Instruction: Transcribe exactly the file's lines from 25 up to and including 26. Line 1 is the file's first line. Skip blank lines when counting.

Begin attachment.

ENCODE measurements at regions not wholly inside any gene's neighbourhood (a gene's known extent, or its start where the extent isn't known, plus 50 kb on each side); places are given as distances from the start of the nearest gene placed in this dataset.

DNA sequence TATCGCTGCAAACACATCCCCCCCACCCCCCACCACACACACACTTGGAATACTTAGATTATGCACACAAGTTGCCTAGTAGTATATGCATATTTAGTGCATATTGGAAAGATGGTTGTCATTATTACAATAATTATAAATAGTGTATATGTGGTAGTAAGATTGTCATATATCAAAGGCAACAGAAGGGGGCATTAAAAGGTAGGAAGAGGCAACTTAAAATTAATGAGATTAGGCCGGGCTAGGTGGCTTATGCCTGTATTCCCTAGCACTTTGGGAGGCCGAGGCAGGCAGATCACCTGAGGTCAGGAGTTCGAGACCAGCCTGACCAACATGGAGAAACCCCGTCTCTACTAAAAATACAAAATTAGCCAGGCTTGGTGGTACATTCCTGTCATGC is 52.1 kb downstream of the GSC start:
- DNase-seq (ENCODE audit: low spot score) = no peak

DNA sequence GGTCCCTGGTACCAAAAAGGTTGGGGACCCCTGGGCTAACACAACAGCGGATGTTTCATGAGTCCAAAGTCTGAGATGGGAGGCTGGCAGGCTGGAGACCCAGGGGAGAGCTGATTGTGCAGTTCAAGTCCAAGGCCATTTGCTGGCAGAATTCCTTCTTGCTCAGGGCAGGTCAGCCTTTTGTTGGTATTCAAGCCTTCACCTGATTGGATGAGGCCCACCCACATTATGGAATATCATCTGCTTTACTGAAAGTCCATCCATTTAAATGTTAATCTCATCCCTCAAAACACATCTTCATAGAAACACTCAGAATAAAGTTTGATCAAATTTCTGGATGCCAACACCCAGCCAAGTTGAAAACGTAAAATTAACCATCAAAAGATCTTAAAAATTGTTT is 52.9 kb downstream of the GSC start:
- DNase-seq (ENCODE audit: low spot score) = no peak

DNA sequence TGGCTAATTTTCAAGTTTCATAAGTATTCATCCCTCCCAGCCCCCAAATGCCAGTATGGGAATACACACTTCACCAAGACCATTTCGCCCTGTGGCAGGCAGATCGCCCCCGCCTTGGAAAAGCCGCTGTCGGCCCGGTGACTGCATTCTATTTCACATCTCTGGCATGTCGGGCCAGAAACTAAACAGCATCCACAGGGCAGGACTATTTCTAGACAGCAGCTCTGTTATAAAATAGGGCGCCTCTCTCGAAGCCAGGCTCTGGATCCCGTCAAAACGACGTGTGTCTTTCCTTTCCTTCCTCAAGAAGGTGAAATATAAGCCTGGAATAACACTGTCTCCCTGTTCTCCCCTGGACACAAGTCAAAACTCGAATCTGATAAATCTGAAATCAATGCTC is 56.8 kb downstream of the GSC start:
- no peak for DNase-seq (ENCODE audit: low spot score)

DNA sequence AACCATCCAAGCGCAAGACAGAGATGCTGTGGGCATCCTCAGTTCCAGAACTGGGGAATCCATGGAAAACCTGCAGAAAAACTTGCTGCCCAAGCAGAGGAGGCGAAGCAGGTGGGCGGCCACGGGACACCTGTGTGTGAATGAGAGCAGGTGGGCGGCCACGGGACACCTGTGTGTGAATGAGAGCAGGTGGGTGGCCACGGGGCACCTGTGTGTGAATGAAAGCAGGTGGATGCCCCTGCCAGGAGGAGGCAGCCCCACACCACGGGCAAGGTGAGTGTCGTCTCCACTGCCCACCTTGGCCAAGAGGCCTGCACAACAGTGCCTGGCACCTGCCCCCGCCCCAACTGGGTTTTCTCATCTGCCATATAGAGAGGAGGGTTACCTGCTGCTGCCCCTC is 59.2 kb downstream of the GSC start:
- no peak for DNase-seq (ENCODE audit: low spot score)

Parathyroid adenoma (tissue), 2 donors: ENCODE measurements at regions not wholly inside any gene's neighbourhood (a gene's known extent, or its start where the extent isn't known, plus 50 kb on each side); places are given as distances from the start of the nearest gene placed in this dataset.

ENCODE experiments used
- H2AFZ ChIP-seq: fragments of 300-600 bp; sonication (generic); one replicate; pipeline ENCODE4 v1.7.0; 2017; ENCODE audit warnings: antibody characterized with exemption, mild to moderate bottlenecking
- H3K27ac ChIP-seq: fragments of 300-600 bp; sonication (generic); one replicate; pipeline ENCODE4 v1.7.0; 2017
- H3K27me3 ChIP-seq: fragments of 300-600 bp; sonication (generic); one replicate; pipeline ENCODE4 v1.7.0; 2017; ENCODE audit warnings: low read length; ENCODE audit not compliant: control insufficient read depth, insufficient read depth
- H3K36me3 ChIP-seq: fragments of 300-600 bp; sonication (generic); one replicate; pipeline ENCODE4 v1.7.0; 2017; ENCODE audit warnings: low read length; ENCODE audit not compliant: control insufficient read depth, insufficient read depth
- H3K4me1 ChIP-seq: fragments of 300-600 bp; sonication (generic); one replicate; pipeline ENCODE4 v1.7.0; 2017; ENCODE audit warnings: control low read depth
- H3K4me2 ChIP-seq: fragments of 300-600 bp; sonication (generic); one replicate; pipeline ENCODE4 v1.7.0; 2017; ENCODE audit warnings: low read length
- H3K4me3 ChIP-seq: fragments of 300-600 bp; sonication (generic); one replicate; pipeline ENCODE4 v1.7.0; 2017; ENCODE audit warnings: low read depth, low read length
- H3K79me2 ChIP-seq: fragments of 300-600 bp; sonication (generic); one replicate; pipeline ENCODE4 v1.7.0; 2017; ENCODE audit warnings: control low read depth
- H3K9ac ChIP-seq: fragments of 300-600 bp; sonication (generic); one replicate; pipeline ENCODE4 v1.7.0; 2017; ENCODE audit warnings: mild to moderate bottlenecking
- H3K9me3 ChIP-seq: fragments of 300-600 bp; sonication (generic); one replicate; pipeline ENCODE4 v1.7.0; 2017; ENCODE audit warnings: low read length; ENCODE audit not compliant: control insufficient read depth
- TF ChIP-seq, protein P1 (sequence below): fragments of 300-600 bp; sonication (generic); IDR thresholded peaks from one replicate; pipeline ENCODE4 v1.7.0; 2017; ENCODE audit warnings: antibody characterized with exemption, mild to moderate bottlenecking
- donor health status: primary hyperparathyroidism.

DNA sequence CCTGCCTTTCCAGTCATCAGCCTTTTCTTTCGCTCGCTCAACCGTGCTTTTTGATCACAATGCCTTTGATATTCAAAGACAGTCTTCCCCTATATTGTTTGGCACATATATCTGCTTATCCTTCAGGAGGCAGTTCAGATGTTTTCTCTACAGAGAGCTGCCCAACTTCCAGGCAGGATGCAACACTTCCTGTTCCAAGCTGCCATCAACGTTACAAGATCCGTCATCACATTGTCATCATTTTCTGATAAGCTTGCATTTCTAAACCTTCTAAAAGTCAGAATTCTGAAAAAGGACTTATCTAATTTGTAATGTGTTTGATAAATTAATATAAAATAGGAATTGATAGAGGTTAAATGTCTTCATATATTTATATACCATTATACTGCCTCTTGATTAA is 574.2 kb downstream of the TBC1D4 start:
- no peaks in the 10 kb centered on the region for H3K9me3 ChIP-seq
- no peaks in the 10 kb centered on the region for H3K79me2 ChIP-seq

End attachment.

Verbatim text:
- no peaks in the 10 kb centered on the region for H3K9me3 ChIP-seq
- no peaks in the 10 kb centered on the region for H3K79me2 ChIP-seq